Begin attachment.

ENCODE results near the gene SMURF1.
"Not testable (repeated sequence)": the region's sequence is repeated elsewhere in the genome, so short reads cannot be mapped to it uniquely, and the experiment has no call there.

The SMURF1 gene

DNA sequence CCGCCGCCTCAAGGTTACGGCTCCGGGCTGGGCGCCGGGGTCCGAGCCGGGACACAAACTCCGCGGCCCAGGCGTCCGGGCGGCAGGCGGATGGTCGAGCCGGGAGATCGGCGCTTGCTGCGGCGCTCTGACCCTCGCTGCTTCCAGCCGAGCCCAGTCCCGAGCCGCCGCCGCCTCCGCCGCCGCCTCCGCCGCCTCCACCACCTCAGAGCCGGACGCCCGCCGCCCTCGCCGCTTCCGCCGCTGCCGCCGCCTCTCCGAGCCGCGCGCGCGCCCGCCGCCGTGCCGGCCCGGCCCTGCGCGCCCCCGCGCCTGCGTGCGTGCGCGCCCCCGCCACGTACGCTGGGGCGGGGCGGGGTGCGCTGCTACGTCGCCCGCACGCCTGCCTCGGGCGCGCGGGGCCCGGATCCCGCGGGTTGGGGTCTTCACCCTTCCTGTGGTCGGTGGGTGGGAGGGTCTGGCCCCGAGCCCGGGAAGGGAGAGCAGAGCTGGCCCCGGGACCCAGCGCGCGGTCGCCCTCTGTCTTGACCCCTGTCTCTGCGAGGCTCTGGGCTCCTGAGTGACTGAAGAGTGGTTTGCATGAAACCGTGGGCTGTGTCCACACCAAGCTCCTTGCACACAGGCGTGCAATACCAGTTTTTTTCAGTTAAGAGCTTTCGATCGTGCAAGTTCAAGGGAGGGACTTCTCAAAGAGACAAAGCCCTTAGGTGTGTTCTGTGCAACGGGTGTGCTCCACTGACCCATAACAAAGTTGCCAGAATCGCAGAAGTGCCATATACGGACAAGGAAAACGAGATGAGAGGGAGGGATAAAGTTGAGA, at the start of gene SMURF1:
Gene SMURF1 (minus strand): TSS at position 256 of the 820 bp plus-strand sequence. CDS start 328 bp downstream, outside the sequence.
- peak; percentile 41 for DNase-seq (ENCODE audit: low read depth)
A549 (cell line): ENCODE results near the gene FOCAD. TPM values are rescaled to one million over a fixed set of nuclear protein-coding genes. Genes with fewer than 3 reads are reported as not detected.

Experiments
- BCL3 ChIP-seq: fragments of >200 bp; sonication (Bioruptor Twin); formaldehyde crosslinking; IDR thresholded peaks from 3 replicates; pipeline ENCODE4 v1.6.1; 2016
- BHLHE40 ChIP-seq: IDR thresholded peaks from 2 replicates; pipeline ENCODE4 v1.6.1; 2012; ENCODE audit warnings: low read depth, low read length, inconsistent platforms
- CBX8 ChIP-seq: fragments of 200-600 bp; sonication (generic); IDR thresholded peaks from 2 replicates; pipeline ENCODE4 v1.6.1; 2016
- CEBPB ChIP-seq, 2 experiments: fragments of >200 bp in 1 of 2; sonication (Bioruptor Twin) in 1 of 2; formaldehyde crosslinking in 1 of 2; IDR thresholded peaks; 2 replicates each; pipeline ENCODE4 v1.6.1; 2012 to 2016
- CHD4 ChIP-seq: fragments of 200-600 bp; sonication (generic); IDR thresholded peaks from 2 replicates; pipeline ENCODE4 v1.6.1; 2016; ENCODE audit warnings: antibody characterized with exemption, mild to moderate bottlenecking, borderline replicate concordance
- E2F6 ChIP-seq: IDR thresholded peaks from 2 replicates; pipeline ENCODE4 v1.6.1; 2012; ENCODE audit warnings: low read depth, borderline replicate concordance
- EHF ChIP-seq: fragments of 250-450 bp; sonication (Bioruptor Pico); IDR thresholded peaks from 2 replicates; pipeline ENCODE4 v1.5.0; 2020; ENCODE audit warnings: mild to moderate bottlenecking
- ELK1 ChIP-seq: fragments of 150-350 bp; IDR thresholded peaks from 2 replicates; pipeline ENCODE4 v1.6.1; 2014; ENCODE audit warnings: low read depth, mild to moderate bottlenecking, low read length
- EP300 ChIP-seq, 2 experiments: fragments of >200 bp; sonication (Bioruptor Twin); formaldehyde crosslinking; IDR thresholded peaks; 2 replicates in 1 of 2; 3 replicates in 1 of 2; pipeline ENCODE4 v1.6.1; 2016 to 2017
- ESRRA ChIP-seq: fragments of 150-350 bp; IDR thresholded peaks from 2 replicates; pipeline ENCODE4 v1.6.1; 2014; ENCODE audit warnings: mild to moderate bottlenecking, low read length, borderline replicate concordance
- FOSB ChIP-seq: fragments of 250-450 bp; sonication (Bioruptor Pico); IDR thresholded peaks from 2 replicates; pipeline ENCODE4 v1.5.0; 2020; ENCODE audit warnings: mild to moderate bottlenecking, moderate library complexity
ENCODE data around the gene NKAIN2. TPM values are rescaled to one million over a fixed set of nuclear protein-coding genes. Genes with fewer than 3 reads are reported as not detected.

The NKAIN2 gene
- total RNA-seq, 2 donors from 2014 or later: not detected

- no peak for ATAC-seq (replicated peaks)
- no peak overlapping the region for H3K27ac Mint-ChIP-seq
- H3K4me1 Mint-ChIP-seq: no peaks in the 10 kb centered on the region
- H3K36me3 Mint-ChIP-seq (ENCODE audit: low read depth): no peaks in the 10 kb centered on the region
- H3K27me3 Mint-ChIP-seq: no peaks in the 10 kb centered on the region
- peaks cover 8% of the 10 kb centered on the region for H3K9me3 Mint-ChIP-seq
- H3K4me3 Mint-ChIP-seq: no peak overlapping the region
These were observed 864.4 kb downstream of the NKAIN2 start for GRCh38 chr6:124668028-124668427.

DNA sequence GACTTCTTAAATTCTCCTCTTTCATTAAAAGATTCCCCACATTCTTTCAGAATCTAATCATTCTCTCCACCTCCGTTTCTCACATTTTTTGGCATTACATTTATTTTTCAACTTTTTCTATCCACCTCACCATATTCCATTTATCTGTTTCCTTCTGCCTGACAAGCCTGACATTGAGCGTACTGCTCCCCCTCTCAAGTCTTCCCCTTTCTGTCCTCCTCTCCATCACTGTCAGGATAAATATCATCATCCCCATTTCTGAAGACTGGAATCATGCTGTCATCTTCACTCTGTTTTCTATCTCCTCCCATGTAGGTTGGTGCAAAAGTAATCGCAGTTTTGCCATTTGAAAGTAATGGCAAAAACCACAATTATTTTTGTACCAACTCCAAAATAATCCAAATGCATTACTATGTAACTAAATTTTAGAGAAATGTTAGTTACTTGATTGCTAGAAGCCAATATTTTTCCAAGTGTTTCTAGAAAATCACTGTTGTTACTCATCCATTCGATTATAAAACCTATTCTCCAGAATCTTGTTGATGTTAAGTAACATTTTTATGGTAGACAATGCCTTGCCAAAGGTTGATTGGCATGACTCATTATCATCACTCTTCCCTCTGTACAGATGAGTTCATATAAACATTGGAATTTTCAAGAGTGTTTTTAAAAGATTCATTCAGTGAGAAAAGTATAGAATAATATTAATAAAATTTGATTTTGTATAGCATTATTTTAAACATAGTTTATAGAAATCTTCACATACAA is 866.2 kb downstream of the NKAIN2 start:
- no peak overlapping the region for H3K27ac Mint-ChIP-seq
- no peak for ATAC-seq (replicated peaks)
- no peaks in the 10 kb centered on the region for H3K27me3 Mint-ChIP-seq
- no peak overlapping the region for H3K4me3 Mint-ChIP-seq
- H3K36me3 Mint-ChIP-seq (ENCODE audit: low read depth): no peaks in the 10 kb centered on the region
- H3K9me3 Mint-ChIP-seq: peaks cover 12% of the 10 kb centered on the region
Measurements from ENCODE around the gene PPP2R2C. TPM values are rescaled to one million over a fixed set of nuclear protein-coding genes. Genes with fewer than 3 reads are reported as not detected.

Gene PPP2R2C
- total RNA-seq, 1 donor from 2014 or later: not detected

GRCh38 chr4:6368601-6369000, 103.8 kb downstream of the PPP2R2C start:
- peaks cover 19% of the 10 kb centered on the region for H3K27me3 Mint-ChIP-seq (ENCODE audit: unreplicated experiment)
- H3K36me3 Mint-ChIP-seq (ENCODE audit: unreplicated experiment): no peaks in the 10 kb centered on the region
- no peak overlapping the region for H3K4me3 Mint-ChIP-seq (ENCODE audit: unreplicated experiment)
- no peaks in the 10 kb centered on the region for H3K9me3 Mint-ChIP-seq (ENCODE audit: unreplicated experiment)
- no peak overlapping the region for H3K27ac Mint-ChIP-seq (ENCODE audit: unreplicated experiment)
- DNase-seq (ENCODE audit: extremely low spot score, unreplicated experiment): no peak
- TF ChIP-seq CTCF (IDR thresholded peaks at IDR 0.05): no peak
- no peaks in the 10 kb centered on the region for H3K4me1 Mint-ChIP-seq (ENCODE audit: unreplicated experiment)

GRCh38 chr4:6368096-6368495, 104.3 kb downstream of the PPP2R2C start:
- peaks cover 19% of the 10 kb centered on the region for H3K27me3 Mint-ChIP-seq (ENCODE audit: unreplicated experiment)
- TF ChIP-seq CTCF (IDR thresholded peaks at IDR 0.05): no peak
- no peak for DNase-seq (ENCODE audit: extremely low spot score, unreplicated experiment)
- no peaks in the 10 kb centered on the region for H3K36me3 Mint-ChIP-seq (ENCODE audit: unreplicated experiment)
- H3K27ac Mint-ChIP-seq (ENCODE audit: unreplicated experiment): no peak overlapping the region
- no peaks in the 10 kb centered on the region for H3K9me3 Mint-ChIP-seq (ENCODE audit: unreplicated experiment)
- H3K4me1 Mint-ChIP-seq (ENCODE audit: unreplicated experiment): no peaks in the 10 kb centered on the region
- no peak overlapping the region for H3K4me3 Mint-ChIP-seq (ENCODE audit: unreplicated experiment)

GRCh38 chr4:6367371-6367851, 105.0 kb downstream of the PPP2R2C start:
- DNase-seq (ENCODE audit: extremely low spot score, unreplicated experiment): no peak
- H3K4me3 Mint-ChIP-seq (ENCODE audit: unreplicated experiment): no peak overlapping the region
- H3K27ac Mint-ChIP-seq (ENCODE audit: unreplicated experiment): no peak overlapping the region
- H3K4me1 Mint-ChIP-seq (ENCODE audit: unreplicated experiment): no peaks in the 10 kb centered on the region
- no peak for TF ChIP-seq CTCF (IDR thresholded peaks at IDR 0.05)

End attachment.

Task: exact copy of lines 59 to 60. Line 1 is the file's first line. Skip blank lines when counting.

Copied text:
GRCh38 chr4:6367371-6367851, 105.0 kb downstream of the PPP2R2C start:
- DNase-seq (ENCODE audit: extremely low spot score, unreplicated experiment): no peak